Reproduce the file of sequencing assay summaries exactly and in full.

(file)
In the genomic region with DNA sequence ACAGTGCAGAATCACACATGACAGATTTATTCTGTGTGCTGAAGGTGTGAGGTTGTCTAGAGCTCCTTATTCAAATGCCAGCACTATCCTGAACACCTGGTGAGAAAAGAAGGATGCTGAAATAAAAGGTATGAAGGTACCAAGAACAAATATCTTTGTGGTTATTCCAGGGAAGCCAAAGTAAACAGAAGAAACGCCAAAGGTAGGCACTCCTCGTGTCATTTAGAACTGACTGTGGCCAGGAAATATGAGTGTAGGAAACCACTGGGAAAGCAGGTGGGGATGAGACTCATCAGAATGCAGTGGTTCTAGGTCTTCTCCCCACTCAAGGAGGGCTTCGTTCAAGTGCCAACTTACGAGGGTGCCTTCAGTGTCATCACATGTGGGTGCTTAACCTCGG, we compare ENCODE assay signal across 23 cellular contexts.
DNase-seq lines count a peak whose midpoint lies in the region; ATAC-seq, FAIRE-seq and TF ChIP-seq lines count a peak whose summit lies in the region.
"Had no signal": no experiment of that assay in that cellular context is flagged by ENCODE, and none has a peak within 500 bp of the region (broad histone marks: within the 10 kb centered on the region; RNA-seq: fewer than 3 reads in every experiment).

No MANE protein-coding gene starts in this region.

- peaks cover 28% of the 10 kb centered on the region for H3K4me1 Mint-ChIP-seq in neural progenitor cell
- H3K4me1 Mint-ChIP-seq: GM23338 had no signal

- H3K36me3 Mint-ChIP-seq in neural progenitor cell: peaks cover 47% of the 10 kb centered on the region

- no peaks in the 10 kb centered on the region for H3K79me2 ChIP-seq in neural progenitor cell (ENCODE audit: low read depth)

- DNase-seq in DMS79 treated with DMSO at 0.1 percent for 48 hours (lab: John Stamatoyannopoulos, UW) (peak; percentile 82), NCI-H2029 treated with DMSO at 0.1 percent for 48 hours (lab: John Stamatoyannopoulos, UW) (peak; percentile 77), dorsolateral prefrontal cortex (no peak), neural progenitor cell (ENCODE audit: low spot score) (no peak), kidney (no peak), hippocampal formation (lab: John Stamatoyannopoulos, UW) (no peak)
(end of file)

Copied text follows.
In the genomic region with DNA sequence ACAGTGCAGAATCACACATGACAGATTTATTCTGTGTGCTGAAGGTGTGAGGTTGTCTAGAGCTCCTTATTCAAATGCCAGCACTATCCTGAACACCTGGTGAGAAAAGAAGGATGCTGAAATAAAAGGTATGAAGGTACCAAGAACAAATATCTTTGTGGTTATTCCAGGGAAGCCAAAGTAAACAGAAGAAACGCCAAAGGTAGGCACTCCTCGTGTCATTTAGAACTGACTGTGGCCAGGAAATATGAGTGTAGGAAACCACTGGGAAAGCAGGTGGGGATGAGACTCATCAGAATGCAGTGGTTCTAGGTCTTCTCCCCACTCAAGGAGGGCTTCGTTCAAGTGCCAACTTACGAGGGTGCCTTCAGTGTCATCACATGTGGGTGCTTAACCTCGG, we compare ENCODE assay signal across 23 cellular contexts.
DNase-seq lines count a peak whose midpoint lies in the region; ATAC-seq, FAIRE-seq and TF ChIP-seq lines count a peak whose summit lies in the region.
"Had no signal": no experiment of that assay in that cellular context is flagged by ENCODE, and none has a peak within 500 bp of the region (broad histone marks: within the 10 kb centered on the region; RNA-seq: fewer than 3 reads in every experiment).

No MANE protein-coding gene starts in this region.

- peaks cover 28% of the 10 kb centered on the region for H3K4me1 Mint-ChIP-seq in neural progenitor cell
- H3K4me1 Mint-ChIP-seq: GM23338 had no signal

- H3K36me3 Mint-ChIP-seq in neural progenitor cell: peaks cover 47% of the 10 kb centered on the region

- no peaks in the 10 kb centered on the region for H3K79me2 ChIP-seq in neural progenitor cell (ENCODE audit: low read depth)

- DNase-seq in DMS79 treated with DMSO at 0.1 percent for 48 hours (lab: John Stamatoyannopoulos, UW) (peak; percentile 82), NCI-H2029 treated with DMSO at 0.1 percent for 48 hours (lab: John Stamatoyannopoulos, UW) (peak; percentile 77), dorsolateral prefrontal cortex (no peak), neural progenitor cell (ENCODE audit: low spot score) (no peak), kidney (no peak), hippocampal formation (lab: John Stamatoyannopoulos, UW) (no peak)